Seth Godin and his family were thrilled to see many cows during their vacation in France. But soon, the excitement faded away as all the cows looked the same. They realized that only a purple cow would be remarkable and exciting.
This principle applies to product development and marketing. Creating an ordinary product like all the others won’t grab attention. You need a remarkable and exciting product, a Purple Cow, to stand out.
Mass Marketing Doesn’t Work Anymore
Traditional mass marketing techniques like TV commercials and newspaper ads are no longer as effective as they used to be because people today have less money, time, and attention to spare. Trying to target as many people as possible is not the way to go, as most of them won’t even listen to you.
To get attention for your product, you need to target the right people who fall into a bell curve: the innovators and early adopters, who will then market your product to the majority. Your Purple Cow must be remarkable enough to attract the innovators and flexible enough to appeal to the majority, once they hear about it from a source they trust.
Find Your Cow by Taking Risks
To find your Purple Cow, you need to look for extremes in your products, advertisements, image, and pricing. Identify the absolute limits of possibility, even if you don’t plan to go that far. Playing it safe is risky in today’s world of brown cows, and copying someone else’s success won’t make your product remarkable.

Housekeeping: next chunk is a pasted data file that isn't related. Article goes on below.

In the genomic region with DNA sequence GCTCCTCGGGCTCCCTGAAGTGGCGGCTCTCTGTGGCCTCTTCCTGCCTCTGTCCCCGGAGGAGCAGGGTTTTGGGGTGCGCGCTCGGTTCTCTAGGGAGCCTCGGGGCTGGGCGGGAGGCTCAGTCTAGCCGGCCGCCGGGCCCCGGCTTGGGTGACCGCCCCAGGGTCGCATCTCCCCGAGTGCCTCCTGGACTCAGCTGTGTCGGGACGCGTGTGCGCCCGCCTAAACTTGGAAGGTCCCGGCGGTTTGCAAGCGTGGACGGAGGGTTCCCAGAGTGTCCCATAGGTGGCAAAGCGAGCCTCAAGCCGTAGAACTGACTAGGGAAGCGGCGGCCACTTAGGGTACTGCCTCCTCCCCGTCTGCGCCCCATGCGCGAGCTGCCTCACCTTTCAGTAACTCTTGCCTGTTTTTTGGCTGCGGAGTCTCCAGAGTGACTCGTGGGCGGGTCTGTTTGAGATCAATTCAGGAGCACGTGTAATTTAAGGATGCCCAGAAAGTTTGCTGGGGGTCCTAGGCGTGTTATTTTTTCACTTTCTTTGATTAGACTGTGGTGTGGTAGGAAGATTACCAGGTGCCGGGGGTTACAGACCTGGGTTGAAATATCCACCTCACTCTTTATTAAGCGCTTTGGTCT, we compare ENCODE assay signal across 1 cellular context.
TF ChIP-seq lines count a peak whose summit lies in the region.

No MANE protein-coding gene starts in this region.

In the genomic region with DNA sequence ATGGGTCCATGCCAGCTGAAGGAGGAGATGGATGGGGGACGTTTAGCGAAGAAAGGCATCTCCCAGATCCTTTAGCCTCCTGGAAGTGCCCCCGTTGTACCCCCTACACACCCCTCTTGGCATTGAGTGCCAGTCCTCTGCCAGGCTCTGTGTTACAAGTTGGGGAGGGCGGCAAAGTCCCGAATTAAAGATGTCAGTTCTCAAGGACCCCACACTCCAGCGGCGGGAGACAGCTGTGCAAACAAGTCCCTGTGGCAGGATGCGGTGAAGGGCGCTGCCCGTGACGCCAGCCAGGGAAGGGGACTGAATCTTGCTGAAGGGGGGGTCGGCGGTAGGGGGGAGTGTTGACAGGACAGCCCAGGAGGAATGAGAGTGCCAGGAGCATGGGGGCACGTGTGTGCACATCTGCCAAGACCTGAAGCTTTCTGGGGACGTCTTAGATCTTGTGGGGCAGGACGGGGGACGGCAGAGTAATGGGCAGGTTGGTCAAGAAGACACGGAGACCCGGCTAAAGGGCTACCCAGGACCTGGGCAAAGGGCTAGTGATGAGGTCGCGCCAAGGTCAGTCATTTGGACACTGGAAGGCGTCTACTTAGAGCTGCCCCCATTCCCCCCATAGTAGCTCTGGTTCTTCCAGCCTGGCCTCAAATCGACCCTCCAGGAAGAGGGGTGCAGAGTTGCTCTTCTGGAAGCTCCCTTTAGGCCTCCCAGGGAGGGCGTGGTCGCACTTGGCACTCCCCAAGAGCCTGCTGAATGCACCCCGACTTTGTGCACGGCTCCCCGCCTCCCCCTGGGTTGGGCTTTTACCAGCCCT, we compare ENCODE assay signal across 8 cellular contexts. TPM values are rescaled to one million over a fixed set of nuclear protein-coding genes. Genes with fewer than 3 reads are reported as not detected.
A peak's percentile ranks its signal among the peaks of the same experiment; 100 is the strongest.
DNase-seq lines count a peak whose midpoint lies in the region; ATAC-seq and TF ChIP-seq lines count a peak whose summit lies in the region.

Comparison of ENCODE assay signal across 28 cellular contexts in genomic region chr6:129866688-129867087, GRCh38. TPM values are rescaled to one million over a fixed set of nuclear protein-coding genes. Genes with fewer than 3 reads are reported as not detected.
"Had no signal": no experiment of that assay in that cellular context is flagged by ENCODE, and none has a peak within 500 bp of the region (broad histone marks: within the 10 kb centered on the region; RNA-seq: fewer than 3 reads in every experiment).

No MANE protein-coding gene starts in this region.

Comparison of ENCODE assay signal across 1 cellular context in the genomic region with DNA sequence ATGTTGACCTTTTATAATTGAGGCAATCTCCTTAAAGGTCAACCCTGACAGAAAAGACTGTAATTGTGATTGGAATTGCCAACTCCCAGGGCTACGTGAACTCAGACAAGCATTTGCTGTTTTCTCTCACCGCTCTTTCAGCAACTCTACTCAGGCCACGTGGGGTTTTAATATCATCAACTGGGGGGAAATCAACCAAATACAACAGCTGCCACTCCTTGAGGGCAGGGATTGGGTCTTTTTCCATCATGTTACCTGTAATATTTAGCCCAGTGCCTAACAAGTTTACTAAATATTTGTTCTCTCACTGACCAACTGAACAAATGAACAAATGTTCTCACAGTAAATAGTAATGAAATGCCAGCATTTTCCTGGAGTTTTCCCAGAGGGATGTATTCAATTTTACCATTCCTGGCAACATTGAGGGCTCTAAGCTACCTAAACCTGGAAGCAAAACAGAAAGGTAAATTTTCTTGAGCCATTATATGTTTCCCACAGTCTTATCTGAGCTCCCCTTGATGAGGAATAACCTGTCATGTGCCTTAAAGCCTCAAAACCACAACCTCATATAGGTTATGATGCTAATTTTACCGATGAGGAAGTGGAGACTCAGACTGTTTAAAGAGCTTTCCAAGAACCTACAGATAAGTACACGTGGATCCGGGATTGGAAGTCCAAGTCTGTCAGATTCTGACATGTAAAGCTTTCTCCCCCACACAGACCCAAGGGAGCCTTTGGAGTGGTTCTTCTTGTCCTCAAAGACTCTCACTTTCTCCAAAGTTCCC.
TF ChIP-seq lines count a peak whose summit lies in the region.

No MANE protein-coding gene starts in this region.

You need to stand out and catch the attention of innovators and early adopters who will spread the word. The Four Seasons and Motel 6 are examples of exceptional brands that succeeded by being opposite extremes in the hotel industry.
What Remarkable Doesn’t Mean
Common misconceptions about remarkability include mistaking “good” for remarkable, thinking that being ridiculous is the same as being remarkable, and relying on cheap pricing to make a product remarkable.
Good products with broad appeal are often boring and more likely to fail. Being ridiculous may attract attention, but not the right kind. Similarly, cheap pricing is not enough to make a product remarkable and can lead to a price war with competitors.
Creating a single remarkable product isn’t enough to sustain a business forever. Milk it for all it’s worth by passing it on to another team and extracting maximum profits.
Then, invest the profits into developing your next big thing. Keep the Purple Cow cycle going to stay at the forefront of your industry.
But don’t churn out mediocre products just for the sake of it. Wait until you have your next remarkable idea. Remember, playing it safe is the riskiest move in today’s age of the Purple Cow.